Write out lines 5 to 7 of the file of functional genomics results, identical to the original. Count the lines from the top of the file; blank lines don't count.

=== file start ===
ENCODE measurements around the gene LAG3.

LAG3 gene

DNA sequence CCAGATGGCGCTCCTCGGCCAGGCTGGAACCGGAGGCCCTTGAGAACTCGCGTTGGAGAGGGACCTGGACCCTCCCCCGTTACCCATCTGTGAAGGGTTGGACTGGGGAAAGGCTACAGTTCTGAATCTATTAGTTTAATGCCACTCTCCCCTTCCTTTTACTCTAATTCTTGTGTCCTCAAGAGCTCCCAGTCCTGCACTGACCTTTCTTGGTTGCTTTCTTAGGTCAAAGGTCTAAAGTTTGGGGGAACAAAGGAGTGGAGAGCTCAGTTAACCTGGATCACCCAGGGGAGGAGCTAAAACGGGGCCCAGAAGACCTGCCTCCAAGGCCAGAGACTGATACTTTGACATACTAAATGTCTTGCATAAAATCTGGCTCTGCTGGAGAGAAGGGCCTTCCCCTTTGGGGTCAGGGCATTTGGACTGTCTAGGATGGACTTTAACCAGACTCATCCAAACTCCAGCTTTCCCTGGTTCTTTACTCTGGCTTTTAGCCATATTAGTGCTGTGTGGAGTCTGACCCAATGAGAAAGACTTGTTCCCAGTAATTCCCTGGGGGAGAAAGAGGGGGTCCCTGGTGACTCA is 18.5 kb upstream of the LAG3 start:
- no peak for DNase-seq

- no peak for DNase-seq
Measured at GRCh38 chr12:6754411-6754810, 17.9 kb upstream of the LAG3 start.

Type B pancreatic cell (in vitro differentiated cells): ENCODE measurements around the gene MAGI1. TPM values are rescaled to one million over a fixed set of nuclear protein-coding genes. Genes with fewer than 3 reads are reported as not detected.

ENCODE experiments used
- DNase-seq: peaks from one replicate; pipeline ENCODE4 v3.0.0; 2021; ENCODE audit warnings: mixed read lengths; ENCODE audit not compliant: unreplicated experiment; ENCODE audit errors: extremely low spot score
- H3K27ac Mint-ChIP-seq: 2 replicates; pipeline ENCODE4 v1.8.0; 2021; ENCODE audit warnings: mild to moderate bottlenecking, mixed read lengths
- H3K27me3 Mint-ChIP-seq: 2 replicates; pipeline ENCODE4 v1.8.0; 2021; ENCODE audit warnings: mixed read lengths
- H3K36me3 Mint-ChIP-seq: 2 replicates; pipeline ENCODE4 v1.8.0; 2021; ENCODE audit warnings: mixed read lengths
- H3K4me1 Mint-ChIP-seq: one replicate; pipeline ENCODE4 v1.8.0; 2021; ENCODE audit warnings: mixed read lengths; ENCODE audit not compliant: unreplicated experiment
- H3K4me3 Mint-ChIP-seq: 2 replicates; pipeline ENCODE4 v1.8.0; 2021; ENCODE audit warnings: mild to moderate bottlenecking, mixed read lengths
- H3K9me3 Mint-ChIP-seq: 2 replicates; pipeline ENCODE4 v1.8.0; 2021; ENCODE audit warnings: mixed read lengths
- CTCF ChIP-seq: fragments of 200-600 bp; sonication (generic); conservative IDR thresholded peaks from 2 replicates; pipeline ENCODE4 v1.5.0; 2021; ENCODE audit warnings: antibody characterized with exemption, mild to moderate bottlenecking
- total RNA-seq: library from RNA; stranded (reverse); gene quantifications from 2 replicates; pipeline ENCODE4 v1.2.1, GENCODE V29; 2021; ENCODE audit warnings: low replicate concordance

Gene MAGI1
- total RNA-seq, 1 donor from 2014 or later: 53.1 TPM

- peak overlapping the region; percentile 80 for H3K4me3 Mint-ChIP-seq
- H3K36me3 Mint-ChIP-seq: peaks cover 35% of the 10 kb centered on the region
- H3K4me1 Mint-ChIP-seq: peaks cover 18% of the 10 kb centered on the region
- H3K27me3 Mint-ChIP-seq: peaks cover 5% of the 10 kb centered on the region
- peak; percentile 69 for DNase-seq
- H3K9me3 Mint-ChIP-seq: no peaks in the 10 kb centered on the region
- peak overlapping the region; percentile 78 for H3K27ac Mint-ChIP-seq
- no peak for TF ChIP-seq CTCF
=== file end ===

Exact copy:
- no peak for DNase-seq
Measured at GRCh38 chr12:6754411-6754810, 17.9 kb upstream of the LAG3 start.

Type B pancreatic cell (in vitro differentiated cells): ENCODE measurements around the gene MAGI1. TPM values are rescaled to one million over a fixed set of nuclear protein-coding genes. Genes with fewer than 3 reads are reported as not detected.